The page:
Twelve Ways to Fool the Masses When Giving
Performance Results on Traditional Vector Computers

 

John L. Gustafson
June 22, 1991

Abstract

Many of us in the field of high-speed scientific computing recognize that it is often quite difficult to defend our continued use of traditional vector supercomputers in light of the new highly parallel systems available. This article outlines twelve ways commonly used by the "old guard" to artificially boost apparent serial performance and present these in the "best possible light" compared to these annoying new contenders.

 

Introduction

Many of us in the field of high-speed scientific computing recognize that it is often quite difficult to match the run time performance of highly parallel computer systems. It is increasingly a challenge to defend our use of enormous, expensive, archaic computers when these newer systems often run circles around them. But since lay persons and funding agencies do not appreciate the intense pain associated with changing one's thinking and forsaking years of accumulated vector programming tricks, it is often necessary to adopt some tried-and-tested techniques that can be used to convince your audience that "parallel processing is the wave of the future, and always will be." Here are some of the most effective methods, as observed from recent reports from our most generously-funded federal laboratories and their computer vendors.

1. Always use 64-bit arithmetic, even when completely unnecessary.

We all know that it is hard to obtain impressive performance results using 64-bit floating point without a full 64-bit vector architecture, so make sure you use 64-bit arithmetic everywhere. . . and that the parallel computer has to also. Use 64-bit graphic pixels, 64-bit input data from A/D devices, and 64-bit variables even when the numerical method is only good to four decimals. When you need a logical "TRUE" or "FALSE," use 64-bit arithmetic. Having 64 bits all "on" or all "off" will help ensure that you get that Boolean right. That way, when you run the same program on a collection of measly microprocessors, you can rest assured that they are wasting just as much time and storage as you are. After all, you have no choice but to use 64-bit words for everything, so why should anyone else?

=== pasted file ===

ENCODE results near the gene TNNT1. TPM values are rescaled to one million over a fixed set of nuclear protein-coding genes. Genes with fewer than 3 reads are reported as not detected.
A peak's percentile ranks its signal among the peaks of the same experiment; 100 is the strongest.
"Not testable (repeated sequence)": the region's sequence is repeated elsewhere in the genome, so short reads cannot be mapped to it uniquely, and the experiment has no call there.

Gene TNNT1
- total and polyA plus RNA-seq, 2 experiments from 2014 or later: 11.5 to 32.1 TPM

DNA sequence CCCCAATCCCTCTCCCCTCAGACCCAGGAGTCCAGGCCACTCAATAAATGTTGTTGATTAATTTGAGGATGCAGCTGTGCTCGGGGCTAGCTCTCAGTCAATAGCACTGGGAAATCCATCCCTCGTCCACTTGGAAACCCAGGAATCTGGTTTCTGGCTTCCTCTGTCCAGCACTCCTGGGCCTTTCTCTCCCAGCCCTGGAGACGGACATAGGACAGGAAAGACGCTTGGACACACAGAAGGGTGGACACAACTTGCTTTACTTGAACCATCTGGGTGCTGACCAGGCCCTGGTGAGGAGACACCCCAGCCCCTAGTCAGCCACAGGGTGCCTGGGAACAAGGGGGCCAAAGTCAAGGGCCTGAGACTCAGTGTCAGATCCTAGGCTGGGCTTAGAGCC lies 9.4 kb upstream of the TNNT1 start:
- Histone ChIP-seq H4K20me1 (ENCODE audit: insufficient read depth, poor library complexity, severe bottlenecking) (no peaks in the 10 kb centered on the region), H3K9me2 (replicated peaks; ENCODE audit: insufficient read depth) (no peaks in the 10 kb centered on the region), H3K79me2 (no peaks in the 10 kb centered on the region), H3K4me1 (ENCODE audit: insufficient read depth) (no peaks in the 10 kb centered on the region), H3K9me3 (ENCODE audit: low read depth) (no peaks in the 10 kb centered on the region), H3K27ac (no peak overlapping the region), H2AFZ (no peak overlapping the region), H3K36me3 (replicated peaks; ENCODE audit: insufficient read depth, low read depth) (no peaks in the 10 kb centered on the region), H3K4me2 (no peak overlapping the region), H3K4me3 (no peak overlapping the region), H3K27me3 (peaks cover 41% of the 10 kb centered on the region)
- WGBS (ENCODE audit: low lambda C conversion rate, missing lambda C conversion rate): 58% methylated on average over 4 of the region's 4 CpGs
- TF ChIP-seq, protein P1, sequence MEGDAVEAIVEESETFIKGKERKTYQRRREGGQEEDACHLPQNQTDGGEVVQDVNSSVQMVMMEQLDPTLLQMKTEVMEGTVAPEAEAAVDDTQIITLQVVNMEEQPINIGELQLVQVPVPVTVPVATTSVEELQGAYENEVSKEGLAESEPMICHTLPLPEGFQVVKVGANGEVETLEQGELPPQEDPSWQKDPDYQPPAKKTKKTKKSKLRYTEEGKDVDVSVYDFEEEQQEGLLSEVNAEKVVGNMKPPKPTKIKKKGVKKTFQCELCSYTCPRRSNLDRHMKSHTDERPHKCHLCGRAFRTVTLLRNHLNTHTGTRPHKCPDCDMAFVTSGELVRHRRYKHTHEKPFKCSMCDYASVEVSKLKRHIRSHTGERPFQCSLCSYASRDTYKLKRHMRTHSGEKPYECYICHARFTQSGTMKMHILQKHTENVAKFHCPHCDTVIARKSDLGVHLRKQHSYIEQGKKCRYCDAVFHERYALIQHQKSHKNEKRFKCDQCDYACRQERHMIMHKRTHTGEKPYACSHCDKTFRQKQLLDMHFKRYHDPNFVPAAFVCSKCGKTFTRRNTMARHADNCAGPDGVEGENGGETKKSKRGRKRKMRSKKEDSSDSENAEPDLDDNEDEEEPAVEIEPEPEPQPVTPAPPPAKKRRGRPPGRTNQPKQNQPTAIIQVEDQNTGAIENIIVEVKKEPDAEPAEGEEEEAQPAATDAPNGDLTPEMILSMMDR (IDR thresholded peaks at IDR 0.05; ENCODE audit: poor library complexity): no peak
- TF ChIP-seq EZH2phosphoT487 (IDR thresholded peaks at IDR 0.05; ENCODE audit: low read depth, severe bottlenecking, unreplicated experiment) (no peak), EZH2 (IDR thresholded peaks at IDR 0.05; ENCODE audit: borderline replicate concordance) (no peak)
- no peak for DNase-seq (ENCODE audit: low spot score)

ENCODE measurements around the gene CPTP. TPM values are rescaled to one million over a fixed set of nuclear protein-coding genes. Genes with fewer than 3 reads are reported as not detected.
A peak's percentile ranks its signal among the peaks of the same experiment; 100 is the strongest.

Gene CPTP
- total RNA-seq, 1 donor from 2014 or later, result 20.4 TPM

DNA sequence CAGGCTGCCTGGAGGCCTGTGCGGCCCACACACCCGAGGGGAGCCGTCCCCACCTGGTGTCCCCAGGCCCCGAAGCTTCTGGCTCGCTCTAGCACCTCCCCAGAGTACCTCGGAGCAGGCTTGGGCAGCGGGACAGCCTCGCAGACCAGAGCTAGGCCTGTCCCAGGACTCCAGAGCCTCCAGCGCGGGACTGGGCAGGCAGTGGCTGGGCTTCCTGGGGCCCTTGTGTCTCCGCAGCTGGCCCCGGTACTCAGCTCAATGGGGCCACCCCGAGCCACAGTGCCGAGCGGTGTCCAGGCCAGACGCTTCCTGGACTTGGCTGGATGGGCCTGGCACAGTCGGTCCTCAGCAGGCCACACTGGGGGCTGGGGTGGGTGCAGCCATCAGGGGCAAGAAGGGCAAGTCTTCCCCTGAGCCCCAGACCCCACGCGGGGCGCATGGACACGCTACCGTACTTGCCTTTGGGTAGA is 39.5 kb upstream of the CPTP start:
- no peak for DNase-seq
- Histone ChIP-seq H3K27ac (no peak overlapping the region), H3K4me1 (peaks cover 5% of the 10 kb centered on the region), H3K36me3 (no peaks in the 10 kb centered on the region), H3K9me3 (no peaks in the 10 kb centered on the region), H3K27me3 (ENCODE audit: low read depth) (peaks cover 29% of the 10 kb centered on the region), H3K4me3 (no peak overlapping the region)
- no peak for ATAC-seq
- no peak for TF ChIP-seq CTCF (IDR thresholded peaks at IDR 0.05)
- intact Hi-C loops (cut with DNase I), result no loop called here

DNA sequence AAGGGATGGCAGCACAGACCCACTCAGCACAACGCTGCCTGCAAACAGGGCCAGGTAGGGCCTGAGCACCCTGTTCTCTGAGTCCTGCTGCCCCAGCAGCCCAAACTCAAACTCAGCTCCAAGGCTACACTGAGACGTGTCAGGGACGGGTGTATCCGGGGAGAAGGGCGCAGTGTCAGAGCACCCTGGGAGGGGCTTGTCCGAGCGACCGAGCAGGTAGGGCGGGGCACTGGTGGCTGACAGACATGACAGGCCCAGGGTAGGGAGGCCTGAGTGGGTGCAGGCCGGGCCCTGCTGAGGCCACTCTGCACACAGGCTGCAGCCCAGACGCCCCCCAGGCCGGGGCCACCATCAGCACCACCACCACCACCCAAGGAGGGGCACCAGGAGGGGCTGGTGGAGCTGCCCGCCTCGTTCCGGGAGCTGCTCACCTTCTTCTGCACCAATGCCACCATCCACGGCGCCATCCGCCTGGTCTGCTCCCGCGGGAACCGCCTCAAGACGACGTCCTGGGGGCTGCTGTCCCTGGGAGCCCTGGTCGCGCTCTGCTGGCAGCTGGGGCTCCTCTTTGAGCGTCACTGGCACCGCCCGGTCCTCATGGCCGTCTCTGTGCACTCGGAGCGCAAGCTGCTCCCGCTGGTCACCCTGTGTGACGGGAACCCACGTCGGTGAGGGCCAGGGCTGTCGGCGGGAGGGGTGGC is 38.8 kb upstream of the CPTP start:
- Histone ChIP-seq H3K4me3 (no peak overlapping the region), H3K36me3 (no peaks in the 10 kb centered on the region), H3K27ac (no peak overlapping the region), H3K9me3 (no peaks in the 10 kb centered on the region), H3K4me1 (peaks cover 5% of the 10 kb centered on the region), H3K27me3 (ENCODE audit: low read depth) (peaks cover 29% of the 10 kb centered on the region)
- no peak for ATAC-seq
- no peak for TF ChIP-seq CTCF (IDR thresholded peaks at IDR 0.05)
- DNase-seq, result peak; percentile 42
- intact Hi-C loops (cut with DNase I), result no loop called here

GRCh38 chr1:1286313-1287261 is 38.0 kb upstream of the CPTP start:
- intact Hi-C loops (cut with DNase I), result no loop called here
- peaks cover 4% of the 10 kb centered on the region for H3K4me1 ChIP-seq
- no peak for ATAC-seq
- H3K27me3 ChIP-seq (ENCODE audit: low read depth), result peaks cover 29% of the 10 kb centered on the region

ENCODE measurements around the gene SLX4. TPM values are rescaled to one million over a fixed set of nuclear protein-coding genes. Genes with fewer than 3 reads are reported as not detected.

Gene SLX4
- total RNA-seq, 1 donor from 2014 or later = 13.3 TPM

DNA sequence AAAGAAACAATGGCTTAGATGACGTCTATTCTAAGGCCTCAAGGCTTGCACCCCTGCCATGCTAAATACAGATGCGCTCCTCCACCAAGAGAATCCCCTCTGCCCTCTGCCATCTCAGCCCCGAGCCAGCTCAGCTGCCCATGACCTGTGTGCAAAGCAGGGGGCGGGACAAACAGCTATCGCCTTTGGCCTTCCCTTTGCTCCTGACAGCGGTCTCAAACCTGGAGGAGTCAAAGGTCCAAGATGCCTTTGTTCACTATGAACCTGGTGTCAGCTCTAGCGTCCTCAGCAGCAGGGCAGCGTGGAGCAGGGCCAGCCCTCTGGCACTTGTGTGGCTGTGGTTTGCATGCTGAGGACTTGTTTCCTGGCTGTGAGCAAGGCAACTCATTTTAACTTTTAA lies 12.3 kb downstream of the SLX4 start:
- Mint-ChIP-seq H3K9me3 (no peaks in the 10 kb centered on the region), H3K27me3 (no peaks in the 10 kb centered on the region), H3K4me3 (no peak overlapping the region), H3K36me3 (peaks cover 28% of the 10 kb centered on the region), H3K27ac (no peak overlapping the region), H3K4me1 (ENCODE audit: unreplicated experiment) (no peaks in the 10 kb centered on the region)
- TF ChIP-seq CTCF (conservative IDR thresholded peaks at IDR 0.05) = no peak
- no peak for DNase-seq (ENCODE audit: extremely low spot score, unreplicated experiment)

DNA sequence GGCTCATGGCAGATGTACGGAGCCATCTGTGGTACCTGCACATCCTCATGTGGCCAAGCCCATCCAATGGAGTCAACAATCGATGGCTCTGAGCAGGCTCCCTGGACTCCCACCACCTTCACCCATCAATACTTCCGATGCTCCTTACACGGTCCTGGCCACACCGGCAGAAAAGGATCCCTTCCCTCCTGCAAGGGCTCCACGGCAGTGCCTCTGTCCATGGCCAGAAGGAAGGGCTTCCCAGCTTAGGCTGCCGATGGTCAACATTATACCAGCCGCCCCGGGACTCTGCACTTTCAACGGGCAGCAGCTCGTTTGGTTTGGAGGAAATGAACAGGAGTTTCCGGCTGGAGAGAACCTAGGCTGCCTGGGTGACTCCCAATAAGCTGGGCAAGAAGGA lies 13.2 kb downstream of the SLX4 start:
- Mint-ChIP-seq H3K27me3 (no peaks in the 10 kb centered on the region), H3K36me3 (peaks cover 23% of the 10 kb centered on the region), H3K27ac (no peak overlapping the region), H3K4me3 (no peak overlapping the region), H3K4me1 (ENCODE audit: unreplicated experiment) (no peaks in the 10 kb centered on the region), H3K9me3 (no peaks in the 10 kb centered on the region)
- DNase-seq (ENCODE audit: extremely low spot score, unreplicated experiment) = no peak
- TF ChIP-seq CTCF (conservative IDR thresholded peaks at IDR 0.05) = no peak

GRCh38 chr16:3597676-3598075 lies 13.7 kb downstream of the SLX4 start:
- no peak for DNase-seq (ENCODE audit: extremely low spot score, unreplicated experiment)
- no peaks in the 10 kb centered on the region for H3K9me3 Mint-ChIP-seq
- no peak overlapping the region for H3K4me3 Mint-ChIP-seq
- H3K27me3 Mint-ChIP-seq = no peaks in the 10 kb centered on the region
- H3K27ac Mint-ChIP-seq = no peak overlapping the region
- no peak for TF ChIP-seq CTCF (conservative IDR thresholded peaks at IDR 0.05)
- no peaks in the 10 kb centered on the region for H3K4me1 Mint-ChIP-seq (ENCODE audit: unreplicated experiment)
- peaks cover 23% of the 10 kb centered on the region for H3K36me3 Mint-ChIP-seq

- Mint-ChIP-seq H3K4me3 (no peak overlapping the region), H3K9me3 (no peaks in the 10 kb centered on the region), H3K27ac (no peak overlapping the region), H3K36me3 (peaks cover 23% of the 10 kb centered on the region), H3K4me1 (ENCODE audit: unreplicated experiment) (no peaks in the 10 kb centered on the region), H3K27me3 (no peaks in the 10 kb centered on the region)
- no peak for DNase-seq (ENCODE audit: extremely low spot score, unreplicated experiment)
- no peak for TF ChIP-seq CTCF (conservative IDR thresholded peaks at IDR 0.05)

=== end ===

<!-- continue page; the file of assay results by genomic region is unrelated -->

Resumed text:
2. Present performance figures based on the computer's own timer, and then represent these figures as the performance seen by the user.

It is quite difficult to obtain high performance on a complete large-scale scientific application, if the timing includes Internet connections to mainframe intermediaries, Byzantine data center management, security measures, and data files everywhere but where you need them. Do not count that time. Most importantly, do not count the 8 hours waiting in line for the vector CPU, when the CPU part of the run only takes 5 seconds. Put a call to the system timer near the front of your program, but after the files have been read in. Put another one near the end, but before you close files (since closing them might expose the fakery of buffers held in memory as "output"). When you time the parallel machine, you can include the time to load the processors and express horror at how long it takes to get in and out of these big parallel things.

3. Quietly write your program as a series of compiler-helping loops.

After many years, the beloved vector computers have learned to recognize simple loops and to drop in highly-tuned assembly language for them. So do not hesitate to decimate your program into easily-recognized vector algebra constructs. That way, the microprocessors in the parallel systems will go through loop overhead for every little multiply or add. It is also a good bet that no one will notice if your problem sizes are always multiples of your vector register length. No reason to do a loop of length 65, when 128 will do even better. The parallel processors are often oblivious to such hazards, so it is best not to mention all the tricks you use to help the vector compiler out. Remember, it is the parallel computer that is hard to program efficiently, not your system with massively-interleaved multibank pipelined memory. It might alarm the audience to learn that you used two pages of Fortran just to write the loop for X(I) = A * X(I) + Y(I) so as to obtain respectable performance.

4. Use a fixed problem size on the parallel system, no matter how many processors are used.